Infinitesimal volume using differentials

  • Thread starter girolamo
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Hi, I don't understand why in some texts they put that infinitesimal volume dV = dx dy dz. If V = x y z, infinitesimal volume should be dV = y z dx + x z dy + x y dz, by partial differentiation. Thanks
 

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  • #2
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Hi, I don't understand why in some texts they put that infinitesimal volume dV = dx dy dz.
Because the dimensions of the box are dx, dy, and dz. The volume of this box is dV, which is dx * dy * dz.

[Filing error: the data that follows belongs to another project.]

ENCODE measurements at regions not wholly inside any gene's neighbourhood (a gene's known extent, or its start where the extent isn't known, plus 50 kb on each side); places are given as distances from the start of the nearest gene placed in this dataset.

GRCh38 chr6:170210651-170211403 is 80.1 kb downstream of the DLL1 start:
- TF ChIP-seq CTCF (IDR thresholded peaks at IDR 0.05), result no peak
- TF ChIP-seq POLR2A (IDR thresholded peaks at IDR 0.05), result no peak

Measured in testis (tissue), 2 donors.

If V = x y z, infinitesimal volume should be dV = y z dx + x z dy + x y dz, by partial differentiation. Thanks
This would be the change in volume of a box whose dimensions are x, y, and z, and whose dimensions change by dx, dy, and dz.
 
  • #3
SteamKing
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Hi, I don't understand why in some texts they put that infinitesimal volume dV = dx dy dz. If V = x y z, infinitesimal volume should be dV = y z dx + x z dy + x y dz, by partial differentiation. Thanks
It's for the same reason that dA = dx*dy.
 
  • #4
lavinia
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dx dy dx dz are three independent small changes in the axis variables. You can think of the as spanning a small rectangular solid.
 

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